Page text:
May 16. — We commenced our journey at daylight, travelling along the beach, which was very heavy for nine miles, and then halting, at a very low part of the coast, to rest the horses. Whilst here, I dug for water, and getting it of very fair quality, though with an effluvia very like Harrowgate water, I decided upon remaining for the day. We were very much fatigued, being weak and languid, and like our horses, scarcely able to put one foot before the other. From our present encampment, some islands were visible at a bearing of S. 18 degrees E. The tops of the hills, also, to the back, were visible above the level bank, which formed the continuation of the singular table land extending round the Bight, but which was now gradually declining in elevation, and appeared as if it would very shortly cease altogether, so that we might hope to have an unobstructed view of the country inland.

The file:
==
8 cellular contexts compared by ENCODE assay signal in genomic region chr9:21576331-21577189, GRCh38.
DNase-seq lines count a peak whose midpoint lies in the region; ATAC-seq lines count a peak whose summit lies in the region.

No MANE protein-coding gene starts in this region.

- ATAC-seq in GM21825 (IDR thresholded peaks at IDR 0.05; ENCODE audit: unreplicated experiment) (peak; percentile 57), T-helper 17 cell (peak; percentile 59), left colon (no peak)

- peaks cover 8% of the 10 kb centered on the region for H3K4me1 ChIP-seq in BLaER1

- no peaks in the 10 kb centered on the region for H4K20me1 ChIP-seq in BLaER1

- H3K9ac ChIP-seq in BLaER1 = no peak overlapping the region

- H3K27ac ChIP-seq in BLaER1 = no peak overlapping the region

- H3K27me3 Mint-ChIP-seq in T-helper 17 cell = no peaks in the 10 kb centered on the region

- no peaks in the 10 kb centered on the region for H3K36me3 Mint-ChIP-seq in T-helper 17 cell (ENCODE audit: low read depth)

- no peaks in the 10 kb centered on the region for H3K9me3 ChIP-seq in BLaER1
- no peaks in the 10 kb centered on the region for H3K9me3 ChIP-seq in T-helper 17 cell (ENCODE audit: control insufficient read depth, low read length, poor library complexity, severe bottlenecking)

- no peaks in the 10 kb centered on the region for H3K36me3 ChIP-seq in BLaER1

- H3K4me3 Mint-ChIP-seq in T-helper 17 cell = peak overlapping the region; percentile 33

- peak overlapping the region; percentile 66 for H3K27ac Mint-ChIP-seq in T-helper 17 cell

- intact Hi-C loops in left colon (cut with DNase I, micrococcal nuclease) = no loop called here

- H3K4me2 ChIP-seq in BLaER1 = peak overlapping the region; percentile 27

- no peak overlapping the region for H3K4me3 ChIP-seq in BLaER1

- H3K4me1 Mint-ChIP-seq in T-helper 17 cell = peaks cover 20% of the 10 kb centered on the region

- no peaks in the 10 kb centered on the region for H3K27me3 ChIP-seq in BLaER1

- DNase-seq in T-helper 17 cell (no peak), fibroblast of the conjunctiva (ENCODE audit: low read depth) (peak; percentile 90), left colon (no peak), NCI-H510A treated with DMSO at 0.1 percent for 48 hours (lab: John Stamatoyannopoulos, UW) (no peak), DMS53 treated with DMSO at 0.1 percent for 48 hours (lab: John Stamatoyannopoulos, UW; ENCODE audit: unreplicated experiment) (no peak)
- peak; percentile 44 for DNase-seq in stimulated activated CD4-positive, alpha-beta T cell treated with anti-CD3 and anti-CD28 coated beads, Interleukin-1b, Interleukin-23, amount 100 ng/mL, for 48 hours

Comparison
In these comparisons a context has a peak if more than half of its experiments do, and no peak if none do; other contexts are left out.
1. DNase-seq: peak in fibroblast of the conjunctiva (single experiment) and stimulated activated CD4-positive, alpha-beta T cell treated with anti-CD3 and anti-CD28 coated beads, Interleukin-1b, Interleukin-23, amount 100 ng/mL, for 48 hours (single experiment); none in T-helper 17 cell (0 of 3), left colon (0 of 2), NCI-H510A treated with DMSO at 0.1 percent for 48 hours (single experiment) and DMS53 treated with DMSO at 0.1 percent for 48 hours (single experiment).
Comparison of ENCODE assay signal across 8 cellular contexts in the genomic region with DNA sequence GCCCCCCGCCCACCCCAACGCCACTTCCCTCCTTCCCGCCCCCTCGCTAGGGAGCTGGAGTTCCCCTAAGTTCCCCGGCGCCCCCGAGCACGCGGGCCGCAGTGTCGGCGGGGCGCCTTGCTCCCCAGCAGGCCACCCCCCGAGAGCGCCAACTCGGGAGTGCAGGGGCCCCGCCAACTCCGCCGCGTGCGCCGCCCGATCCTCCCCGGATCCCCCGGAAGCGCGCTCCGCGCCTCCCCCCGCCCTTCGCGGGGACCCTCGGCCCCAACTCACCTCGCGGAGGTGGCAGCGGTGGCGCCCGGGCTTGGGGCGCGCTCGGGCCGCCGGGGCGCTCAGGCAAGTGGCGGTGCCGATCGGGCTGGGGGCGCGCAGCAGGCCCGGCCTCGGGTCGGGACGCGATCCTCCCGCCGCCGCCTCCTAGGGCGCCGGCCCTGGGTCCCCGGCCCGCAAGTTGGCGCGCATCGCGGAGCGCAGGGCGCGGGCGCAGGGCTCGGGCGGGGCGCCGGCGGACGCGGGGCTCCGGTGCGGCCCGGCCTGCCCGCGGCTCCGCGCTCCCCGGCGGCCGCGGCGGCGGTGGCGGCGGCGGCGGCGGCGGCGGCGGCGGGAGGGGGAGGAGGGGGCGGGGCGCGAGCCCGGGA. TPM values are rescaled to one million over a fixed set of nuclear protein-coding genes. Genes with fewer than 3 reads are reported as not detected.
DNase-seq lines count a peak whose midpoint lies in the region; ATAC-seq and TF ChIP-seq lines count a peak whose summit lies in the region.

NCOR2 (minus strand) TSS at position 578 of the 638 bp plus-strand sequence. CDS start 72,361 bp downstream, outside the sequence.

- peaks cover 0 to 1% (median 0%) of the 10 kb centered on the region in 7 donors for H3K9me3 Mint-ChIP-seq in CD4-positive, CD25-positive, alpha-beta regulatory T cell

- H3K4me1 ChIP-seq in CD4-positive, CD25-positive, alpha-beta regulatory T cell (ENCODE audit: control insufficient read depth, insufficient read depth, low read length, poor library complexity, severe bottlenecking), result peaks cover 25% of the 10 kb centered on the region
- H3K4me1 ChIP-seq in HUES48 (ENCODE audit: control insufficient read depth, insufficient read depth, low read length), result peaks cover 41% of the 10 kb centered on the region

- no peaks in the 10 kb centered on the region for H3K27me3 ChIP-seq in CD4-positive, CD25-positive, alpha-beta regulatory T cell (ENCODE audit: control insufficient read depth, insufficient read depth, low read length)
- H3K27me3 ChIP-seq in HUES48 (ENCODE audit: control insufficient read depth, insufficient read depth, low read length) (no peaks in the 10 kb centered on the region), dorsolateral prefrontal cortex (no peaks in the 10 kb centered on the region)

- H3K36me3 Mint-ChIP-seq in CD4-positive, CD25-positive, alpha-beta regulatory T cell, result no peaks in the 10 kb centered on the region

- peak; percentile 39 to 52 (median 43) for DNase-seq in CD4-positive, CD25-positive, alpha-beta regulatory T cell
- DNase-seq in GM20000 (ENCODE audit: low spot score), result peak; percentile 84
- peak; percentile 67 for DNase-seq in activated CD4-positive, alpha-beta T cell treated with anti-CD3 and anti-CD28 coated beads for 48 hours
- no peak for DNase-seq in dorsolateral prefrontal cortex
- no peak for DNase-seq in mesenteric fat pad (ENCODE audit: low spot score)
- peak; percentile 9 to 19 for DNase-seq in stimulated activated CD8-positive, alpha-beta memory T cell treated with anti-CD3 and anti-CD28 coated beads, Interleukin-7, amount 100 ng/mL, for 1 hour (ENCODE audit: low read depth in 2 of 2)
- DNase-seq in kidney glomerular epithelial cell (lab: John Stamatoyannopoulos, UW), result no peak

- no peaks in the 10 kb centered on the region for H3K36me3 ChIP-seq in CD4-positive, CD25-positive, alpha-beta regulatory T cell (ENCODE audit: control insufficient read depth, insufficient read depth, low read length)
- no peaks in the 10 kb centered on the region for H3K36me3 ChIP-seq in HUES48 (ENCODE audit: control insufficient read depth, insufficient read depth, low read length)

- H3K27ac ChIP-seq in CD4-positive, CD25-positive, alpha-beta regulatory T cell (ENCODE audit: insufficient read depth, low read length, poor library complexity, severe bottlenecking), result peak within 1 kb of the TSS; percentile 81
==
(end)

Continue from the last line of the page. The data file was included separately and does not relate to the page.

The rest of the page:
A jagged peak, which I named Mount Ragged, bore W. 10 degrees N., and a round topped one W. 30 degrees N. We were now actually beyond those hills; but the level bank, under which we had been travelling, prevented our seeing more of them than the bare outline of their lofty summits. The whole of the intervening country, between the level bank and the hills, consisted of heavy sandy ridges, a good deal covered with scrub; but we now found more grass than we had seen during the whole journey before. In the night I was taken ill again, with violent pains, accompanied by cold clammy sweats; and as the air was cold and raw, and a heavy dew falling, I suffered a great deal.